11/20/22: Today, I sand blasted my twin horns I acquired from a fellow Stovebolter. I love this forum, as l have obtained many needed parts for our truck, thru this forum and I have to thank those who have helped.
A little bit of satin black spray paint and there ready for installation.
Were those optional horns? I thought the ADs all got the single horn mounted on the exhaust manifold.
Where do those mount?
1939 Packard Standard Eight Coupe (The Phantom) 1950 Chevrolet 3100 (Ol' Roy) 1956 Cadillac Coupe de Ville (The Bismarck) 1966 Oldsmobile Toronado (The Purple Knif) 1966 Ford Mustang (Little Red) 1964 Ford Galaxie 500 coupe 1979 Ford F-100 1976 Ford F-150 (Big Red) 1995 Ford F-150 (Newt)
Fire wall above starter Most of my trucks have two horns in that location Might be a Canadian thing, Also some Canadian gmc have one on manifold and the second is alone up on the fire wall Likely it was a new requirement at about that time and a late factory addition/modification When the truck has two horns they are hi/low notes just like the modern horns today. There is a special bracket for the dual fire wall horns Also when a truck gets two horns it got a factory horn relay installed next to the tiny fuse box on the fire wall GM did not try grounding out two horns in the steering wheel. -s
Look like new ,what paint did you use and what primer on them .The horns are like a cast pot metal if I remember correct.
The horn part is pot metal but the dome is pressed steel. I first bead blasted them then used my favorite spray paint, Ace Hardware Premium Satin Black. Covers in two coats, built in primer and drys fast.
12/09/22: I installed my horns today. After much debating, primarily with myself, with the input from our fellow ‘bolters, I decided to hook them up in series. I bought rivet nuts and a new installation tool to install in the firewall, printed a insulating spacer on my 3d printer and bought 1/4”-20 nylon bolts and washers. I had previously wired the two 6v horns wired in series on the bench to see if it would work and they did, so I was all set to do the install.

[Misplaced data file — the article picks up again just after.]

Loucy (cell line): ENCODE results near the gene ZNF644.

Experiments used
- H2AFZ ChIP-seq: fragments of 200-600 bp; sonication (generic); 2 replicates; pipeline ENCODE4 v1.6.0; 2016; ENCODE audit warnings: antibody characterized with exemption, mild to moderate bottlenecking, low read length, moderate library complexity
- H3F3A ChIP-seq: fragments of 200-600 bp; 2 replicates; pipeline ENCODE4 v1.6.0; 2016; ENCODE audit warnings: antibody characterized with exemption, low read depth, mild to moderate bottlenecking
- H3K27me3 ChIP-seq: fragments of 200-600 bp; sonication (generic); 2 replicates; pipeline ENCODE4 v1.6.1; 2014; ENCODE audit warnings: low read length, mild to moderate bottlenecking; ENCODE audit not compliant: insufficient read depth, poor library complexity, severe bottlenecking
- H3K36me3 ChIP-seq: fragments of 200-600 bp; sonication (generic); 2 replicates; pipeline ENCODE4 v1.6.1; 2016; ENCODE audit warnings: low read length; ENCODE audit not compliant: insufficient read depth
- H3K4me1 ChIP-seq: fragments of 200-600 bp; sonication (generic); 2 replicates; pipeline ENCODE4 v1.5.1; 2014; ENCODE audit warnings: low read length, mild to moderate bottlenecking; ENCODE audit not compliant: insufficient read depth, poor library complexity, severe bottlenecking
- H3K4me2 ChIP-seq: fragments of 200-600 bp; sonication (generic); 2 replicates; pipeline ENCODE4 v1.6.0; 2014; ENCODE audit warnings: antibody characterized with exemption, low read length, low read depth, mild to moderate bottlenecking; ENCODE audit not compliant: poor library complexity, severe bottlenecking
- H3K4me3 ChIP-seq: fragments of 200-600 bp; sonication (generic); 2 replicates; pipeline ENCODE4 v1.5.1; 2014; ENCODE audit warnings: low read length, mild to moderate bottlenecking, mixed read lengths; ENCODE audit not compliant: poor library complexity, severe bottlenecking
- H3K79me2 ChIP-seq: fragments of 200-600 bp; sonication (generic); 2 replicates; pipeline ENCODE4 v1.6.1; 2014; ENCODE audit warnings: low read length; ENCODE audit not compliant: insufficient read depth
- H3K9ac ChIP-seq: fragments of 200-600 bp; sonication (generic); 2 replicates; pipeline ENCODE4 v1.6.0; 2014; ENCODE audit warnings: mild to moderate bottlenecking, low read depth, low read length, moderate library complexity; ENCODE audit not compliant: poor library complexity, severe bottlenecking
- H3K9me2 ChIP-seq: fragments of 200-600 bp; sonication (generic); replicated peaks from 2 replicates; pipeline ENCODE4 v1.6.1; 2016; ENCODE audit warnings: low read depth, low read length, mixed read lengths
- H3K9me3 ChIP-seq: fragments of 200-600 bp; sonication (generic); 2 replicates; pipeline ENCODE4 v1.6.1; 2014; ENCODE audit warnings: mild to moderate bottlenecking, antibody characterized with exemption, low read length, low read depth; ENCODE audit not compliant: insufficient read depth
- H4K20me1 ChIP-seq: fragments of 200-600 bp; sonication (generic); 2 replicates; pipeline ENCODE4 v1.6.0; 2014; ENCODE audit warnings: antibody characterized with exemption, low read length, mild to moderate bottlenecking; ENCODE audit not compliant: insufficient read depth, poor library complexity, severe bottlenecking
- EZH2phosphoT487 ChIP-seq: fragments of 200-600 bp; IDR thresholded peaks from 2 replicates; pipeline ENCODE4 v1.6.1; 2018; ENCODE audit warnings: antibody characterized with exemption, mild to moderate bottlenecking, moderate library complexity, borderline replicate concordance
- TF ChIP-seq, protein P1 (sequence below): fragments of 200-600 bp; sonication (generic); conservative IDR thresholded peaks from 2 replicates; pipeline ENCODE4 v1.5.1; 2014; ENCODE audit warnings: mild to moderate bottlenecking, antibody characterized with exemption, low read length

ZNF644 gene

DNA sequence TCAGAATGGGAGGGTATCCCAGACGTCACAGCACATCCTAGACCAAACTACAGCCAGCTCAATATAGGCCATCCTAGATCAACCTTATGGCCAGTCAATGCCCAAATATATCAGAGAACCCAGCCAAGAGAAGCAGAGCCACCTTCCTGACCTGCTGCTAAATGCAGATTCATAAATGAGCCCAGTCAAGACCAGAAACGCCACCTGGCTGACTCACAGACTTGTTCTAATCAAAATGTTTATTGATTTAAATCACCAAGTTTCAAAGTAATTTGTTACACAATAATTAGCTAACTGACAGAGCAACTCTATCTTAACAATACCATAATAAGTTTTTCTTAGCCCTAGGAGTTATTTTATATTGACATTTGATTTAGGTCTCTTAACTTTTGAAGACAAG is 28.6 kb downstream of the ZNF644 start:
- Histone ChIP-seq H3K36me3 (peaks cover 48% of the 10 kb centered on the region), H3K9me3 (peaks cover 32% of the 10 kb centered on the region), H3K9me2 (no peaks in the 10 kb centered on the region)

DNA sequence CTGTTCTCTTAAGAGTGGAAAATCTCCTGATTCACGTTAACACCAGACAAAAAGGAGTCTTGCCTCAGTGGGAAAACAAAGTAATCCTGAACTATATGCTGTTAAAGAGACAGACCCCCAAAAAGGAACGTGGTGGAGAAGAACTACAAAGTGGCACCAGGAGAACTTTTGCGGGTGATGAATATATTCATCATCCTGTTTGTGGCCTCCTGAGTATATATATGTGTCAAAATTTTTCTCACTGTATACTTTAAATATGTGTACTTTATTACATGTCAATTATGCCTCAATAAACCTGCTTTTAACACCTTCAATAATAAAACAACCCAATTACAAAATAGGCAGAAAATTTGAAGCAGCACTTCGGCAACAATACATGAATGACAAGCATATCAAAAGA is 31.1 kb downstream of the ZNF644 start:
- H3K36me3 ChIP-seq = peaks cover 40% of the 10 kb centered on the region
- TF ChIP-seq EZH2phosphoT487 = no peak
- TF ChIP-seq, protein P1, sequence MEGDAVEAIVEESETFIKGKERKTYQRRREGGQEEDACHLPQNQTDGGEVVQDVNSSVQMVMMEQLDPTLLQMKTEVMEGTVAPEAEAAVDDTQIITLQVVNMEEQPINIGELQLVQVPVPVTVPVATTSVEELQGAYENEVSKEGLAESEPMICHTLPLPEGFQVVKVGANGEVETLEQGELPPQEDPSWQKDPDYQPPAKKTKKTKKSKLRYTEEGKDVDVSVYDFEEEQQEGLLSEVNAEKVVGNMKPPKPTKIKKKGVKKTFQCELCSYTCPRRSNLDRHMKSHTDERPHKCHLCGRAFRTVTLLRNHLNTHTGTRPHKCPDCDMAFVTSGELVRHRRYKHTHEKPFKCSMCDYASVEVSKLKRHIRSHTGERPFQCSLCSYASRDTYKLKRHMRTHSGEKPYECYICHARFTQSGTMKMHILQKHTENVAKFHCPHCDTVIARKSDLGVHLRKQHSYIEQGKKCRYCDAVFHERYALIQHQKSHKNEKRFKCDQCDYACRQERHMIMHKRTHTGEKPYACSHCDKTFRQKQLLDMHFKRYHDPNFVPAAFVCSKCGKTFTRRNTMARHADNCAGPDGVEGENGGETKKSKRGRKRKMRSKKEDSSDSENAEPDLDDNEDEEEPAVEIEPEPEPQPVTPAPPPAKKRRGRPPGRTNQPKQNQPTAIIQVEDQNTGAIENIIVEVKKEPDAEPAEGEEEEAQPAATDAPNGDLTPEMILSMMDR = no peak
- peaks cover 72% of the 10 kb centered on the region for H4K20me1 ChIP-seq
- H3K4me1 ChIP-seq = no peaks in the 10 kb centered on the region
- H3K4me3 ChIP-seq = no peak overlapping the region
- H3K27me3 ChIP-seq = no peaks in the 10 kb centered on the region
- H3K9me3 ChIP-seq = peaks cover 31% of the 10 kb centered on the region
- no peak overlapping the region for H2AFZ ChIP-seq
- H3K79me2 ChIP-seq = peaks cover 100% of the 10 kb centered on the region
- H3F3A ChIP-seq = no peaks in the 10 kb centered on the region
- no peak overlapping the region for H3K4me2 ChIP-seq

Unfortunately, my plan fell apart when I tested the install. Only the high toned horn worked. The low didn’t even make a click. I was baffled. I retested each horn separately on 12 volts and both worked, loud but did work. I tried adjusting the low toned horn while in series but to no avail. I tried feeding the low first then the high (opposite to the way it was), again no joy.
At this point, I decided after spending way too much time testing different ways to install these horns, to run them in parallel as was suggested earlier in another thread. After changing the wiring and reinstalling the horns, I retested the horns and they worked! Unfortunately, only for a couple of seconds. My first thought was I burnt them out, but then decided maybe it was just a blown fuse. Turns out when I originally install the horn relay, I installed an in line fuse which was only 10 amps which blew quickly trying to power twin higher amperage horns. I installed a 20 amp fuse and so far it’s good. Both horns work, a bit loud but sure to get attention. After all, isn’t that what horns are for?
Horns should be loud, especially when you are istening to them with the hood open and the engine not running. Imagine being in a different vehicle , several feet away with the windows closed and the engine running and probably radio blasting.